"Marriage is not just spiritual communion; it is also remembering to take out the trash."
- Joyce Brothers

One of my coworkers is getting married soon, and we're all taking her to lunch to celebrate. She's pretty young, and most of the rest of us have been married for a while. The lady who's organizing the event asked us all to write up some sage marital advice so she could pass our helpful hints along.

At first I sort of blinked at her email, feeling like she'd just asked me for the answer to a difficult calculus problem. But then I thought, "Well, I have managed to stay married for nearly a decade, and nobody's died, become alcoholic, or threatened suicide as a result, so that's got to be a win here, right?"

So, here's what I've sent along to my soon-to-be-wed coworker.

Marriage is always a work in progress, and it always takes care and effort. The most important things are always communicating, always trying to be respectful towards each other, and always being kind to each other. Keeping a good sense of humor helps a great deal, but it's crucial to laugh with your spouse, not at him or her. It's important to encourage each other to do better and to grow as people, but you both need to know you love each other even if you disappoint or fail each other. Don't assume that your spouse surely knows you love him or her: say it, every day.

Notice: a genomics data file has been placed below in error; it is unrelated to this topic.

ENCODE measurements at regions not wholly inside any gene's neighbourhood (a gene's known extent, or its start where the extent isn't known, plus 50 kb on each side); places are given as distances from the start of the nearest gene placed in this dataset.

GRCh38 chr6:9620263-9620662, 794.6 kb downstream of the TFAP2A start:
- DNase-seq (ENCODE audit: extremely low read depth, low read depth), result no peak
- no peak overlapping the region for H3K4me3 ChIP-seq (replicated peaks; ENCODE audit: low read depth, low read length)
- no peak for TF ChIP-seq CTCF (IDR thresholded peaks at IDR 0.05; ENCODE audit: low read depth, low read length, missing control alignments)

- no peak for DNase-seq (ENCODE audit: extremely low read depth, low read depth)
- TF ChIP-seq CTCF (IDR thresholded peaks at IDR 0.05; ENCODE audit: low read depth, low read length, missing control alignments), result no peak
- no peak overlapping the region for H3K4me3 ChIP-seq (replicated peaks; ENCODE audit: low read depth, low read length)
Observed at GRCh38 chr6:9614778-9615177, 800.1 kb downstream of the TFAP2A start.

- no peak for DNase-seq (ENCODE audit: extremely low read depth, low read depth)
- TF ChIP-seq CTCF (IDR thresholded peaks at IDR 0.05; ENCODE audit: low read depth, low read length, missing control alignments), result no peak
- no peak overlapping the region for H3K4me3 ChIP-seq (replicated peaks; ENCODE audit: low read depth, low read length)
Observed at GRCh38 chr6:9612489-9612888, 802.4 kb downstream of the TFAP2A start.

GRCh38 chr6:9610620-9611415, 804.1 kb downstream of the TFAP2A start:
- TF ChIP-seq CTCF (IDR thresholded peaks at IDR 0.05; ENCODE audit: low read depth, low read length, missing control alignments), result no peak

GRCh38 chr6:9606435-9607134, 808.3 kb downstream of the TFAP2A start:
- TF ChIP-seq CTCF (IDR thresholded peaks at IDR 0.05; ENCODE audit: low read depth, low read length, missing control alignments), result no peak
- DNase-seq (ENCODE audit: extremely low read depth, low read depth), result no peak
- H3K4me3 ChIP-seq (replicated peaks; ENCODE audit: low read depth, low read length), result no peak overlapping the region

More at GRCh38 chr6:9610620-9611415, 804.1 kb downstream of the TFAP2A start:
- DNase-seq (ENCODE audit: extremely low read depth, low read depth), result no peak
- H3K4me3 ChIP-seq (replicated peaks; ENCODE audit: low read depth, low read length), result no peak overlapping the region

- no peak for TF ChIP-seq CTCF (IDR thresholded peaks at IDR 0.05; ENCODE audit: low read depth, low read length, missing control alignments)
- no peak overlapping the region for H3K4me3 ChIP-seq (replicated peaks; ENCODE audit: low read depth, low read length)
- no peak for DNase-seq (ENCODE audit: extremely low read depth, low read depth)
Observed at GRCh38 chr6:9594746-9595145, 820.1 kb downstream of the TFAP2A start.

Building and maintaining trust is crucial. In our culture, we talk about cheating solely in terms of sexual infidelity, but there's so much more to it than that. Cheating is all about breaking promises and betraying trust. For instance, spending money on clothes when you said you wouldn't and hiding the purchases is a kind of cheating. Everyone needs his or her own privacy, of course, but if you find yourself thinking "Well, he/she doesn't need to know about this," that's the time to do a reality check. Keeping secrets and secretly breaking promises drives a wedge of silence between the two of you. Worse, cheating can make a person feel guilt and shame, and that often leads to resentment. Those bad feelings build up and put cracks in a relationship that are hard to repair.

It's better to be brave and have those difficult conversations about your needs and desires and seek compromise instead of hiding things from your spouse. You've chosen each other as your life partners, and you need to feel free to be your most authentic selves with each other, and you need to know you have each other's backs.

Date nights are important. Once you're living together it might seem like intimacy is something that will just automatically happen when you share a bed and table, but it's easy for people to become disconnected because they're occupied with jobs, chores, and other activities. Set aside time for just you and your spouse every week so you can re-connect. The little things matter.